Final Photos of Mexico City

Here are the final photos of magnificent Mexico City… Tomorrow I’ll tell you all about pretty, pretty Puebla.

Our group felt extremely lucky… After more than a year of reno work, the Bellas Artes Theater had its first presentation of Amalia Hernandez’ ” Balet Folklorico” and we were on hand to see it. The enthusiasm of the dancers was incredible…

What visit to Mexico City is complete without a day at Chapultepec? This is the park’s logo… that’s right it’s a grasshopper…

This gigantic “Tlaloc” the Aztec rain god stands guard over the entrance to the park’s Museum of Anthropology. In 1964, it took four semis to carry monolyth into the city from the small village where it had been unearthed. And although it was in the middle of the dry season, a downour accompanied the move… It is assumed that the rain god was not amused at being relocated!

Jorge says hello to an old friend… this Chac Mool is from Chichen Itza

Ah if it were only true!

Yes, we did see the mariachis in Guadalajara but who could resist a trip to Garibaldi and this fine fellow?

Although it was pretty late for these two, they sure were enthusiastic dancers!

All of us enjoyed the mariachis but…

Jorge and Sergio enjoyed them most!




Filed under Vida Latina

10 responses to “Final Photos of Mexico City

  1. Yes, the photos are fantastic! I’m having trouble finding a favorite, but I believe the two children laughing and dancing shows so much! Música is such a different language! Even when we don’t always understand the words, something special comes across that no other language quite reflects. In fact, I have some far-fletched beliefs about this –“my iPod is psychic”, for instance. There are favorites from my childhood which have lyrics I still don’t fully understand , literally, but which give me “goosebumps” nonetheless. And finally, I have even forgiven the “sins ” of some of my favorite musicians, precisely because of the music. But other artists, such as some actors, I don’t find as easy to forgive. Maybe music transcends more barriers than other languages?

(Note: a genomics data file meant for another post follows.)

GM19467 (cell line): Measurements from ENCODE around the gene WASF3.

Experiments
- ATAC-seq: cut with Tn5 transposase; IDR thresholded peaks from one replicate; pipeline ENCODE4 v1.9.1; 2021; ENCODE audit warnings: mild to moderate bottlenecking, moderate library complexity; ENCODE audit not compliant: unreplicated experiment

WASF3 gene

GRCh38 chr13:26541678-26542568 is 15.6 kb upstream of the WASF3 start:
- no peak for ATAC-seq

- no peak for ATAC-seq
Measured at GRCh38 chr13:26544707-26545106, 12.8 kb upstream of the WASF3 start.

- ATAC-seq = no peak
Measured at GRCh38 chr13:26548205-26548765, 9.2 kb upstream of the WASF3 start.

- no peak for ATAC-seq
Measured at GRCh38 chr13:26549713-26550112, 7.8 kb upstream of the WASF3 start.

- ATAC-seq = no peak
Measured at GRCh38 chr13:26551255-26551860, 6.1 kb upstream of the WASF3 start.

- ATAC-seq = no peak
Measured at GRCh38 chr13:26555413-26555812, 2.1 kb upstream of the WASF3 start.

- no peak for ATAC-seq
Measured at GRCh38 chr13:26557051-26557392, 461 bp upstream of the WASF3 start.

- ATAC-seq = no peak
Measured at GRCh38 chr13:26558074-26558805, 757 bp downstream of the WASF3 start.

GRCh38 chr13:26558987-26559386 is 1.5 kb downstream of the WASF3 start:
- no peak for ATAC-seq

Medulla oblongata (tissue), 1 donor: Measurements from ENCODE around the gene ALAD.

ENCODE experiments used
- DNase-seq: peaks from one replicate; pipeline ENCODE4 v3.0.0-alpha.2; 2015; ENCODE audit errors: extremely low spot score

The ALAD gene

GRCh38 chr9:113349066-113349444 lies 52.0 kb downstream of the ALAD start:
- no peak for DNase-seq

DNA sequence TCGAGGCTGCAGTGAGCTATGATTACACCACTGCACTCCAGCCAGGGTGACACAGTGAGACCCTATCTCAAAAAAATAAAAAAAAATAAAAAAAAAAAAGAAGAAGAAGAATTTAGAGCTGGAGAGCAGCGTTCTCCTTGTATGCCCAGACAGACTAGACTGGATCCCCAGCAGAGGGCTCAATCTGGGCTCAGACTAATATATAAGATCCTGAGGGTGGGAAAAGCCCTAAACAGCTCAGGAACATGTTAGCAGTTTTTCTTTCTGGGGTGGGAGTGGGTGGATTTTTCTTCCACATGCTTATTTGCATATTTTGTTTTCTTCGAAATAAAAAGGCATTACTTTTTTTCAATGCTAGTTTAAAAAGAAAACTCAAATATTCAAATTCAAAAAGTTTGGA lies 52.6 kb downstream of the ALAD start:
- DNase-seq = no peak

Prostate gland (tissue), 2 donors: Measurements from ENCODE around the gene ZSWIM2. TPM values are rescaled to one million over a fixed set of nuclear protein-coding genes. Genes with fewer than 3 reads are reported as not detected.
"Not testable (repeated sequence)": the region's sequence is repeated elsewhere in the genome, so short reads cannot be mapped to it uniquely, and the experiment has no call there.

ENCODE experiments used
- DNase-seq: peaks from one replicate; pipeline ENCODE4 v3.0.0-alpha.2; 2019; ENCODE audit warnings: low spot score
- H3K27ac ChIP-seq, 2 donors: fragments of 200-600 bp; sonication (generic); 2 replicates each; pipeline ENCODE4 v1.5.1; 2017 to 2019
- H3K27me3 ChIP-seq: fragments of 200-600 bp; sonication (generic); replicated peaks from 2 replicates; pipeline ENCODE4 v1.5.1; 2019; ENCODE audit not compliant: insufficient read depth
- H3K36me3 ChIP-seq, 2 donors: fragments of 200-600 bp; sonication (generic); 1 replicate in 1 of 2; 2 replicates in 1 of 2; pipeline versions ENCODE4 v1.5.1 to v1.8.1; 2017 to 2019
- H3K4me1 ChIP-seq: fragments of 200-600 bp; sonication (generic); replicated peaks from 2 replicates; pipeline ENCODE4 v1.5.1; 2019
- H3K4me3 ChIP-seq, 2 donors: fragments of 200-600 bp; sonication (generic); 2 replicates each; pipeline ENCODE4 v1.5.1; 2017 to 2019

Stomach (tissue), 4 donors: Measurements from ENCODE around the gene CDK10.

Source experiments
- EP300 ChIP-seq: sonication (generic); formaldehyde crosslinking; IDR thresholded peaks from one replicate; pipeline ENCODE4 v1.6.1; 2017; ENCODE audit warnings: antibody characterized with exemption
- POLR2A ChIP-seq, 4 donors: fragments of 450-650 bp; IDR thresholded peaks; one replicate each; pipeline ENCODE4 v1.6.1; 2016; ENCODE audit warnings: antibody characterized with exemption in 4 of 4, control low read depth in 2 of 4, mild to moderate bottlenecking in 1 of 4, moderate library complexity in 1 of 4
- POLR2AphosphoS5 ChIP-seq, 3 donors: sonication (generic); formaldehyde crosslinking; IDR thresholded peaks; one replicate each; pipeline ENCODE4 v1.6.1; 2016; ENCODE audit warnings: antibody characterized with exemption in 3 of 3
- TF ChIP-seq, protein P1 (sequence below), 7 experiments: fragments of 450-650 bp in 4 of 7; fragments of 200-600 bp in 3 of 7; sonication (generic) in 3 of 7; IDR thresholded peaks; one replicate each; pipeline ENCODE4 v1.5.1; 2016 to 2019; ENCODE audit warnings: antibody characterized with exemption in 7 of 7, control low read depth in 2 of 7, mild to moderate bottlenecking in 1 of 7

• Yes, it was a great night and as you say, music causes goosebumps… for me that usually happens with my favorites from the 60s and early 70s… it seems that what we listen to as teenagers is always the dearest to our hearts. Mind you, after so long in Mexico, I have great fondness for many Latin artists as well… like Alejandro Fernandez… Miguel Bose… Fernando Delgadillo… and quirky Alex Lora!

      • Thanks, Joanna! Bose is also a big favorite of mine; but I was unfamiliar with Delgadillo–so nice to learn about a MODERN Mexican folk-singer. I keep reminding myself of what a woman commented one day as we were watching a store TV presentation of Roberto Carlos. She remarked, with a bit of regret, but acceptance, that “todo cambia.” (Maybe what I’m really is that most newer music leave me cold.)

        I’ve been long interested in the vehicle of music for learning another language. I’m the first to admit that I’m not the best candidate for the traditional learning methods. (My teacher in SF said I was “too analytical.” ) But I remain grateful to her for introducing me to some música–she said I’d like “Los Panchos.” And I sure did! They began my “learn by singing ” efforts, which continue even 30 some years later. I figure, sure–the process might be slower, but for some reason, what I pick up does register more permanently.

        In this vein, I’d like to add: IF (a big “IF”) I had to pick a single CD that has taught me the most Spanish, both linguistic and cultural, it would be “Gracias de la Vida” by Joan Baez. Amazon still sells it. The reviews say so much.

        I also keep following the next site, but I suspect she is overwhelmed with requests. (

      • Funny you should mention “Los Panchos” I too learned Spanish by singing along with them and “Me Voy al Pueblo” is still one of my absolutely favorite songs.

  2. Gorgeous photos! I loved the laugh on Jorge’s face, what a great picture of enjoyment. Did he sing along with all the mariachi songs? I know the words to many of them but mainly just the classics. Ah, to be in Garibaldi square for a few hours…

  3. What do you mean, “If it were only true”? You absolutely are an angel.

    I did notice the absence of a halo, though. 😉

  4. What a marvelous trip! Have a great time, but hurry home. We all miss you!

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